Transnational Bigamy: gender, marriage, and law in treaty port Shanghai

Luke Yin

University of Melbourne

On the 24th of December 1909, a Chinese international student at Yale Law School, Guan Ruilin 关瑞麟, married a 16-year-old New Haven Girl, Dorothy Dorr in Hartford, Connecticut. Little did he realise then that around three years later, the Chinese wife whom he had wed before travelling to the US would sue him for bigamy in the Mixed Court of Shanghai International Settlement. The case raises issues of sex and race in the context of Western imperialism. Sex and race are crucial aspects of the global colonial discourse of modernity that prevailed at the turn of the twentieth century. This paper is concerned with the shape assumed by this discourse in geographically and culturally disparate areas. Locality produced variations in the manifestation of global phenomena. The bigamy case in this paper occurred at a crucial moment of modern Chinese history: the transformation of China from an Empire to a Republic. Sino-American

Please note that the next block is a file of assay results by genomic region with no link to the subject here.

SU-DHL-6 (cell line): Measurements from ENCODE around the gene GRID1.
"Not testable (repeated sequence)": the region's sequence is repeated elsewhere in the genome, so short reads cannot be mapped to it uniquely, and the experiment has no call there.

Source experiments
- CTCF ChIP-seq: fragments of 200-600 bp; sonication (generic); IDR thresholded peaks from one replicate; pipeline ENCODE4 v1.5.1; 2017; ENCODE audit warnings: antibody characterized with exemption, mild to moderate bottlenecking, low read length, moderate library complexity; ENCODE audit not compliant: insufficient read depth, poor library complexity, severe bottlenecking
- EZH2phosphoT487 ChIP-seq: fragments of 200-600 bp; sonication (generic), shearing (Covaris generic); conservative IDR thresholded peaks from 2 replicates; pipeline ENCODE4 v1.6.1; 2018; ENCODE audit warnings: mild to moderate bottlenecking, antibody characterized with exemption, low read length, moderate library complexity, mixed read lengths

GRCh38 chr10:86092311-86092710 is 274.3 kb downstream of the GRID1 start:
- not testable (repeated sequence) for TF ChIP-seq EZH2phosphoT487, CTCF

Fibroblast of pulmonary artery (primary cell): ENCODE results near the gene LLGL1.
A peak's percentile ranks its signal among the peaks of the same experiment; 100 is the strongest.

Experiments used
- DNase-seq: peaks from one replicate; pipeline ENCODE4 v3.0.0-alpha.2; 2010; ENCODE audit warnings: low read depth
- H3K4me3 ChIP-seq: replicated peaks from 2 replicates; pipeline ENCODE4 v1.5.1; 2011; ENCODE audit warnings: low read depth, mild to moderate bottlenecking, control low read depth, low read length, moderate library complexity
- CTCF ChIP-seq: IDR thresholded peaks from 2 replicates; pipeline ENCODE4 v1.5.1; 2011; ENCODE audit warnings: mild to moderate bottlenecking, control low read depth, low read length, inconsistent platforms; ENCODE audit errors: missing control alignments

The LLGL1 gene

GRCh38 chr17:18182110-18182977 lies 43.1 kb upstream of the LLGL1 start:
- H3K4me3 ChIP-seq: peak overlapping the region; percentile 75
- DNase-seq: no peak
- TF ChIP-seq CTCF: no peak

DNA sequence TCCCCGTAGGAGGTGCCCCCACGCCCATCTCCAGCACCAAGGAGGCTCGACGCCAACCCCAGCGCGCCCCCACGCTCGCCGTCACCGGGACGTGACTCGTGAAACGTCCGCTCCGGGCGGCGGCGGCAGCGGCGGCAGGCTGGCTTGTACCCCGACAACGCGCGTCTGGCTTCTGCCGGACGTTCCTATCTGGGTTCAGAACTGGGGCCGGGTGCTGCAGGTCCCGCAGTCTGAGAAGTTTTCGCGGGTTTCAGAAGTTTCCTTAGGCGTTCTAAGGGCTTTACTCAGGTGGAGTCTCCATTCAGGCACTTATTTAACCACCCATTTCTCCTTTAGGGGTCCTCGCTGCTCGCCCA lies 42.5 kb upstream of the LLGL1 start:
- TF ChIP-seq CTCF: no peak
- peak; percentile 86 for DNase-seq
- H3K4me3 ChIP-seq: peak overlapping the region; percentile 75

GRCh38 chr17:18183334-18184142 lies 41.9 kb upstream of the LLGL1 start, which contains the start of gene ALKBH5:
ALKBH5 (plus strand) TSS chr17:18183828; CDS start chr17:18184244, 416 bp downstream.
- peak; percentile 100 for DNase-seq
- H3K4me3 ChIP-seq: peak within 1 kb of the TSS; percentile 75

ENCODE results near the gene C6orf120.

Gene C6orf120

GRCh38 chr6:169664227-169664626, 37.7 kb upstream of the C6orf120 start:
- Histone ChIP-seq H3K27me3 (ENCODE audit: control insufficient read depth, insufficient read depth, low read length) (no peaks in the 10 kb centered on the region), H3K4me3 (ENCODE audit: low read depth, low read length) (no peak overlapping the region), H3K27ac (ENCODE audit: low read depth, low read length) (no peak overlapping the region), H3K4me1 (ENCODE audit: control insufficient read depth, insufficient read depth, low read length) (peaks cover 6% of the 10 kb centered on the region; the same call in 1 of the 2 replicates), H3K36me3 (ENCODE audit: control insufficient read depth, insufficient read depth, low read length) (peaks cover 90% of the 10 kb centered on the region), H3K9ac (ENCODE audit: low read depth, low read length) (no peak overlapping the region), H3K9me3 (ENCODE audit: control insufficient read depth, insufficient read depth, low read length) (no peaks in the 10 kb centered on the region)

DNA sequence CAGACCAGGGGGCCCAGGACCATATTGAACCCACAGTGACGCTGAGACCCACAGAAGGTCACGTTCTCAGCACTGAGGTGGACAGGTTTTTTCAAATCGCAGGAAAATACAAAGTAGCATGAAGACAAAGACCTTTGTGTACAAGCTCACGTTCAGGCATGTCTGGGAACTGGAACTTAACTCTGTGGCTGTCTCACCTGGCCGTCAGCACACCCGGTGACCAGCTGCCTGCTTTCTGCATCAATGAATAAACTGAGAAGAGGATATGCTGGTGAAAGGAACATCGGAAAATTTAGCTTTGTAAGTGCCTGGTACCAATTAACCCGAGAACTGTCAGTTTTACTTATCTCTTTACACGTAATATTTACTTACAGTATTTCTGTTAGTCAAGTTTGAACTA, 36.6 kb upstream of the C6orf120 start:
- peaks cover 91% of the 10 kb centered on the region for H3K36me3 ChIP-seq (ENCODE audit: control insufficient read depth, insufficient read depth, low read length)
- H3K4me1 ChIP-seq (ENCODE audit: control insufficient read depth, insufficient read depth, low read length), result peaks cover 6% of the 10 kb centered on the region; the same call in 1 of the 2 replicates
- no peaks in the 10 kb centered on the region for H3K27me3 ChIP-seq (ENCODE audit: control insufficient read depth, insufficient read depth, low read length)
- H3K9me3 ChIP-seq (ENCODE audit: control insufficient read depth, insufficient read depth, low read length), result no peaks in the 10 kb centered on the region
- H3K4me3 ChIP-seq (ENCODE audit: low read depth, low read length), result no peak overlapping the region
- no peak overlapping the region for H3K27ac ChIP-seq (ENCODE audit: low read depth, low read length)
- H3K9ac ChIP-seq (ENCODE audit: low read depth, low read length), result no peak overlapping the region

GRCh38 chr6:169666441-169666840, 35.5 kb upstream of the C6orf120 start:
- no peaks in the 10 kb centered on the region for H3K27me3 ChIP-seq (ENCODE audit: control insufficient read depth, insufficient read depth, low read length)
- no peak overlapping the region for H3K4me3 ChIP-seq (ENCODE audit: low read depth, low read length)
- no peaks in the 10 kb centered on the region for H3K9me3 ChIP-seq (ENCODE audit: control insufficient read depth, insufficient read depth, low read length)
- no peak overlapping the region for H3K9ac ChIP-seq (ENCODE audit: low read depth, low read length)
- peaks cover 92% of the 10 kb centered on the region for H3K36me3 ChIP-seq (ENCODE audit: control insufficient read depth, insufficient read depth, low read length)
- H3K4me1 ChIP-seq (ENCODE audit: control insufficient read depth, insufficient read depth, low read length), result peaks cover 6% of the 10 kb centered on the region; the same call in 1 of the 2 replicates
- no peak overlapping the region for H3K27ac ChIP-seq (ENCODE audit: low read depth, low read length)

relations were also at an important juncture. The paper argues that interpersonal relationships cannot take place in isolation from these political and economic developments. The records of the mixed-race marriage, its bigamous character, the divorce, and the aftermath of all this enable a re-envisioning of gender, marriage, and legal practices in both China and the US in the context of the relations between the two societies.


Biography:

Luke Yin is a PhD candidate in History at the University of Melbourne. His doctoral research concentrates on the urban history of treaty ports and everyday life in late nineteenth and early twentieth centuries China, specifically in relation to social and cultural interactions between foreigners and Chinese. Luke is interested in the historical topics of gender and sex, global migration, and travel. He is a member of the editorial team for the Melbourne Historical Journal, a graduate journal based at Melbourne University.

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